The blast — near Labyrinth and Reisterstown Roads — happened a little before 10 a.m. and killed at least one woman, according to the Baltimore City Fire Department.
"We're prepared to be here throughout the night, as long as it takes," city fire spokeswoman Blair Adams told reporters late Monday afternoon.
"We're working diligently on trying to make sure that we comb through every area to determine if there are any (more) victims inside (under rubble)."
The cause of the gas line blast was not immediately known.
"It’s a labor-intensive rescue," Adams said Monday morning. "Again, it was a major gas explosion so you had homes that were pretty much crumbled — a ton of debris on the ground that we're trying to comb through."
The blast happened a short walk away from Reisterstown Road Plaza, a major retail hub in the region.
It wasn't immediately clear how many people would be left homeless by the blast. First responders want to find them so the Red Cross can provide hotel rooms, Mayor Jack Young said.
"A lot of houses have been destroyed, a lot of windows have been shattered," Young said. "We just want to make sure we take care of these people."
Neighborhood resident Vircha Dehoney said she was in her basement about to go on to a Zoom call for work when the blast happened.
"All of a sudden, there was this loud boom, like it shook me," Dehoney told NBC affiliate WBAL. "I've never heard anything like it in my life. I didn't know what it was."
She emerged from the basement, opened the door, and saw a blank space where three row homes — synonymous with the residential neighborhoods of Baltimore — used to be.
"I was hysterical. I went to pieces," Dehoney said. "I've never heard anything like that in my life. Never. ... I'm grateful to God for being here."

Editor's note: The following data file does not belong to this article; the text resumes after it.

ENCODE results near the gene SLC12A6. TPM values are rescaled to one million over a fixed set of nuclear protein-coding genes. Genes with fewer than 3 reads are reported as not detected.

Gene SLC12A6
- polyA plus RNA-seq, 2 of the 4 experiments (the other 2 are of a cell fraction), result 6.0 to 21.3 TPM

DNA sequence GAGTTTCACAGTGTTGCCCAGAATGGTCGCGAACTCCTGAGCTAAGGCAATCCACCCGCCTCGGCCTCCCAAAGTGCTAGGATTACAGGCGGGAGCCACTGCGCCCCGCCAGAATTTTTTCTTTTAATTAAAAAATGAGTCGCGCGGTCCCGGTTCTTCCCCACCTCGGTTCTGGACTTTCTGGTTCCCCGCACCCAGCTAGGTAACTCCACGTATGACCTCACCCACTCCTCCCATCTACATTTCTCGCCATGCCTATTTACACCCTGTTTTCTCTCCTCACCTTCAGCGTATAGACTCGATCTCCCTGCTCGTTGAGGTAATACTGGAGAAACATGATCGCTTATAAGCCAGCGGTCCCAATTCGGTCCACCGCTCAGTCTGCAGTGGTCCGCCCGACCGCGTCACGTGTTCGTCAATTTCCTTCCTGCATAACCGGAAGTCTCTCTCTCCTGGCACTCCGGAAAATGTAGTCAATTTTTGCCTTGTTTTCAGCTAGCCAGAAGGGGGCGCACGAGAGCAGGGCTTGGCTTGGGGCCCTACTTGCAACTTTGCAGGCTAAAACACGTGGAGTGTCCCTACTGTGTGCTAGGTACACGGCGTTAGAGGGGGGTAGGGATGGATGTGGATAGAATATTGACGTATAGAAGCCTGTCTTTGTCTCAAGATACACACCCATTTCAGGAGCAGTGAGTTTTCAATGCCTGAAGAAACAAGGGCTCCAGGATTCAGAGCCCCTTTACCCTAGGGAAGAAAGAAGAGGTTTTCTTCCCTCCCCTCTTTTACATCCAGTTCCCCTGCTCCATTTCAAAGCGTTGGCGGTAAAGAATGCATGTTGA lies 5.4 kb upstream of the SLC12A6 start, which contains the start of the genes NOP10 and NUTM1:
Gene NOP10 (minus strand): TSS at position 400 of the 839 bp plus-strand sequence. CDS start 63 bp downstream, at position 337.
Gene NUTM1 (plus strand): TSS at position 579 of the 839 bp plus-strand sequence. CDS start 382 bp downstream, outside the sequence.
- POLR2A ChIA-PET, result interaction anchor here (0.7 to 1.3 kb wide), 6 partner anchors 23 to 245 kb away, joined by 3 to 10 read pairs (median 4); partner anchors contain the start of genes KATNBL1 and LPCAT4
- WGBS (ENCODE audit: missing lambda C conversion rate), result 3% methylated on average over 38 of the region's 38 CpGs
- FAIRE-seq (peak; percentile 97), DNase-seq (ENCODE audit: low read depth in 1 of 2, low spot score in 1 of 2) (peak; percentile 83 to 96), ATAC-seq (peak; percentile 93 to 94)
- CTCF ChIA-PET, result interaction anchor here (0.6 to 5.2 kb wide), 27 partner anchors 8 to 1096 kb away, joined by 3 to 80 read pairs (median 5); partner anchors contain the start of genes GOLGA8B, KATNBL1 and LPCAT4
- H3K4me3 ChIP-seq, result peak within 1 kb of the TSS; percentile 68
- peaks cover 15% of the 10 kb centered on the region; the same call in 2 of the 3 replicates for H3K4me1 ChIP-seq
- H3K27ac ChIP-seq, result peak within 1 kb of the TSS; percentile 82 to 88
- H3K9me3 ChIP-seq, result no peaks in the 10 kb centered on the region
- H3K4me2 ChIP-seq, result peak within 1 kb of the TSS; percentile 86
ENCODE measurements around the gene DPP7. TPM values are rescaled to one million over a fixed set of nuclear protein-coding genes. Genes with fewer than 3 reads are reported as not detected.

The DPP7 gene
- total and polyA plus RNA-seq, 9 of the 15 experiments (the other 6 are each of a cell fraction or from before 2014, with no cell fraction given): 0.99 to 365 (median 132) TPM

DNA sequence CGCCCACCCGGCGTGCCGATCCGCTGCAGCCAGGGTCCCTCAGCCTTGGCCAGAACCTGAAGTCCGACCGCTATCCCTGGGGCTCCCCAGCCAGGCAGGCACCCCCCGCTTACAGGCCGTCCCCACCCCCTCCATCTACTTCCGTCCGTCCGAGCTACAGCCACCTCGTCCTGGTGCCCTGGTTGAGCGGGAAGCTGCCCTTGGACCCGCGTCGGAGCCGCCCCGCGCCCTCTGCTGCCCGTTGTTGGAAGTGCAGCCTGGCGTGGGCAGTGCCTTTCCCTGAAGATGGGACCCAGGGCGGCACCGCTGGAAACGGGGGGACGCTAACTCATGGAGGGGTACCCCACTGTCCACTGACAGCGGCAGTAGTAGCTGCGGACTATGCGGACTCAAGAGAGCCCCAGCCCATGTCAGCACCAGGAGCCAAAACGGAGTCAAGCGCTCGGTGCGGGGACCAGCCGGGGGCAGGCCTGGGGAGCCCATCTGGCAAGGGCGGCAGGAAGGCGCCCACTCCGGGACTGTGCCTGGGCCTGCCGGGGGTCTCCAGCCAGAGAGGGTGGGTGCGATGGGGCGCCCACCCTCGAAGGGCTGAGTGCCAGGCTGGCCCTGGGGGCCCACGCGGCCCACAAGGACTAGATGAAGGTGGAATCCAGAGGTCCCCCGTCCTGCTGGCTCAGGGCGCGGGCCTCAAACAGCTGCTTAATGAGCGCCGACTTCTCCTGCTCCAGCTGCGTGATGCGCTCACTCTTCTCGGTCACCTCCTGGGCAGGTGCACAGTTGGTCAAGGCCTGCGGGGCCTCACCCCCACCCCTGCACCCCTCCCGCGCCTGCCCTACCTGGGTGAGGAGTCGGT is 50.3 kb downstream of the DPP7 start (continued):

She said if she wasn't a neighborhood resident, she would have simply believed no houses had ever existed where the explosion happened.
"It looked like there were no houses there for a long time," Dehoney explained. "Like there had never been houses there. I know they were there, they were there last night."
Baltimore Gas and Electric Company said it was trying to restore electricity to customers who lost power, but warned residents across northwest Baltimore they could be without gas for most of Monday as the search and rescue continues.
“BGE is continuing to work to turn the gas off to this area. We’re now working to turn off the gas main, which will likely take customers out who’ve been largely unaffected by this event," BGE spokeswoman Linda Foy told reporters late Monday afternoon.
"But that’s what we need to do in order to make the area safe.”
Firefighters were in full gear as they battled the debris and 90-degree heat with high midday humidity that made it feel like 100 degrees.
"It's a lot of work by hand, a lot of back-breaking work," International Association of Fire Fighters Local 734 President Rich Langford told NBC News. "It's extremely hot and our guys are pushing through to get the job done."